STRUCTURAL ENGINEERING STUDENTS FOR HUMANITY (SESH)
ACCEPTING APPLICATIONS FOR 2017 SESH TEAM LEADER(S)
We are beginning to prepare for the 2017 SESH trip and we are now accepting applications for the 2017 Team Leader(s). The applications are due December 2nd, 2016.
Please email email@example.com if you have any questions!
DONATE TO OUR CAUSE
We Need Your Help! Each member of the travel group will be contributing about $1,700 of their own resources for a flight, lodging, food and immunizations. But, we need to raise an additional $7,000 in support, that will go towards the seismic rehabilitation of the Shree Shanti Niketan School. Regardless of whether or not you are able to support at this time, we appreciate your time and consideration.
There are two ways to donate:
1. Write a check: Structural Engineering Students for Humanity (SESH)
Send the check to:
1844 McCollum Street, San Luis Obispo, CA 93405
2. Click the donate button below, or here, where you can contribute via Credit/Debit Card.
Structural Engineering Students for Humanity (SESH) is partnering with Miyamoto Relief for 14 days in Nepal during Summer 2016. This year SESH is a comprised of 15 Architectural Engineering students, one faculty advisor, and alumnus from California Polytechnic State University, San Luis Obispo with a collective mission to use engineering knowledge to help communities after disaster.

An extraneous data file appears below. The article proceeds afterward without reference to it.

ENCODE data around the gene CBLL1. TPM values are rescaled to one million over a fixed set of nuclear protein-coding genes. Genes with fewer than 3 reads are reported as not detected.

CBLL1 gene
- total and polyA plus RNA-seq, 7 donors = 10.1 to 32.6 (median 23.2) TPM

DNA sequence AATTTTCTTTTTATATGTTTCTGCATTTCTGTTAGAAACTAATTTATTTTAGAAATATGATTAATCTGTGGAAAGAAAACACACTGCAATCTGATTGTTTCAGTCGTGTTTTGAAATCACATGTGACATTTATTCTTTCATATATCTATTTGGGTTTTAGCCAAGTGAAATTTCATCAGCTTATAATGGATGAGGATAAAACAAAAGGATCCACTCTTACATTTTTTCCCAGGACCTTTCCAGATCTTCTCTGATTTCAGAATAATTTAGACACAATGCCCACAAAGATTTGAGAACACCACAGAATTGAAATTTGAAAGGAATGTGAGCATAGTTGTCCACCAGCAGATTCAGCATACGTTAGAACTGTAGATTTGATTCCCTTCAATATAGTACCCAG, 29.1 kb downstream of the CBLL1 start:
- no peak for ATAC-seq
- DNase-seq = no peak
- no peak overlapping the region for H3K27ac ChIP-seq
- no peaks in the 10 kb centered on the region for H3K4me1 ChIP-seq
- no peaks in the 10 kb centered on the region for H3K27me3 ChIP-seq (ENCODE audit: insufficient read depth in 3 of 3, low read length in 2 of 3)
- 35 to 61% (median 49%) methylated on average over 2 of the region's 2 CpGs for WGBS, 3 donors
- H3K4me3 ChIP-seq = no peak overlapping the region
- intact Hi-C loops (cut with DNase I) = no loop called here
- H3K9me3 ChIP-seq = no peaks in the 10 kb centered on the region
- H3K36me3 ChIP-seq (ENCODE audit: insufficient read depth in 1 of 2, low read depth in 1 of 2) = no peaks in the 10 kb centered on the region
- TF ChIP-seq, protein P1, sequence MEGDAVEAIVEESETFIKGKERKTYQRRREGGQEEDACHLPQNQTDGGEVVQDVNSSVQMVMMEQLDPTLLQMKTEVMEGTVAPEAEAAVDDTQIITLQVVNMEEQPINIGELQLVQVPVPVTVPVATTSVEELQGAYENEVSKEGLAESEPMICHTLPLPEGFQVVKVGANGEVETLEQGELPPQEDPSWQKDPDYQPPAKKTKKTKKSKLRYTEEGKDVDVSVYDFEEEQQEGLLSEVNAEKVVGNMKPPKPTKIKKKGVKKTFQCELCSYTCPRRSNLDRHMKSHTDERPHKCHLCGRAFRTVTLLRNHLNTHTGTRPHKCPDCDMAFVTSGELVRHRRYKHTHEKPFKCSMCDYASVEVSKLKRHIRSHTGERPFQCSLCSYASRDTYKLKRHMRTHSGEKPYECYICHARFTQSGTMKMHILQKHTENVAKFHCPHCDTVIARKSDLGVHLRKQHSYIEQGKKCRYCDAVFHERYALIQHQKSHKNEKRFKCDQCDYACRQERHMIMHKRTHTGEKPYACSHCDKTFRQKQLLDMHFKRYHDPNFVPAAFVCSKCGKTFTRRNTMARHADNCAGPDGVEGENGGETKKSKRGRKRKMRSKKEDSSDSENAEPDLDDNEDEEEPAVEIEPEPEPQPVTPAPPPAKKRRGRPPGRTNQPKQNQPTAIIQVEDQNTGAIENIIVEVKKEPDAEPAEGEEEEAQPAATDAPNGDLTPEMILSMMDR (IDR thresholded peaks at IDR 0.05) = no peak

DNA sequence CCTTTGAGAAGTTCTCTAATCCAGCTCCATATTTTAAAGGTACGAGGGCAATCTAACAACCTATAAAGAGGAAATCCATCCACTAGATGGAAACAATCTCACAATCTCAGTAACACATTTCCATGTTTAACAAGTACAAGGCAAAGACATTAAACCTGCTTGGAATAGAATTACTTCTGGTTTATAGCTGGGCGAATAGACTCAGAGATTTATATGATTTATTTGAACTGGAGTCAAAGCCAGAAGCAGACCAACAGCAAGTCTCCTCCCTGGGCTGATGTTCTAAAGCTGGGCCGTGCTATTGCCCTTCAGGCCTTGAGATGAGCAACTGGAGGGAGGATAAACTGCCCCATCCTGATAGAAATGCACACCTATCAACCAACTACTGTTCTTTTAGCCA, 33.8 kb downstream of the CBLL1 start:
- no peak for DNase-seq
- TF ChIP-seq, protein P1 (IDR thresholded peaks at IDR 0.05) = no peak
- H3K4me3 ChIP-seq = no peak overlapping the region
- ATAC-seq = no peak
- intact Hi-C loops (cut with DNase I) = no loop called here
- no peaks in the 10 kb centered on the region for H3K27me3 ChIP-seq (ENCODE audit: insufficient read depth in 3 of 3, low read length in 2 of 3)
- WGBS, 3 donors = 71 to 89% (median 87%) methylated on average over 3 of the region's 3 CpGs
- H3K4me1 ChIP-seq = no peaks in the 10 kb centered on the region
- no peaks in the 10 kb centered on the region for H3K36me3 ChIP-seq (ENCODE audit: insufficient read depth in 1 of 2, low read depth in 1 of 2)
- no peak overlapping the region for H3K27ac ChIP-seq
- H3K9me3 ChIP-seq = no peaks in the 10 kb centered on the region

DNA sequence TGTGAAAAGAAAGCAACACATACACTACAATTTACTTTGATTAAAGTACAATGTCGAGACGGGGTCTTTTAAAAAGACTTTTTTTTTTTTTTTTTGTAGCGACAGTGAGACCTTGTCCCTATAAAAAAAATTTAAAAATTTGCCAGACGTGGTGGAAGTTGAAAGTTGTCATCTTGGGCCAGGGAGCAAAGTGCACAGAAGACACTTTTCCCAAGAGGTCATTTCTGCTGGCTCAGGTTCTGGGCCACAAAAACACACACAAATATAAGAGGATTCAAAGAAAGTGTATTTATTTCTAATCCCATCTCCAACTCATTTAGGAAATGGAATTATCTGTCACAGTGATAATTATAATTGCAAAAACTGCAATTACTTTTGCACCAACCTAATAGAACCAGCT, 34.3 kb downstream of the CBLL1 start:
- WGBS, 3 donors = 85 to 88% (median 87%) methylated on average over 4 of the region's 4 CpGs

Nepal is a unique opportunity for students to incorporate learned engineering and construction practices outside of school in a place recently affected by disaster. Our goal is to connect with the Nepali people and communities through the built environment.
Together SESH will be working alongside Miyamoto Global Disaster Relief we will be working on various social impact projects. One of which is the Shree Shanti Niketan School in Kavre, Nepal. This school teaches children from ages 6 to 18 from the surrounding town villages who walk an hour to the grounds every day because they value their education. The Shree Shanti Niketan School has been structurally analyzed by Miyamoto engineers and have determined it is a green-tagged building which did not sustain heavy damage in this earthquake. However, the weak structural system will likely collapse in the next earthquake.
CHECK US OUT
To learn more about Miyamoto Global Disaster Relief, please visit their website.
To learn more about SESH, please visit our facebook page.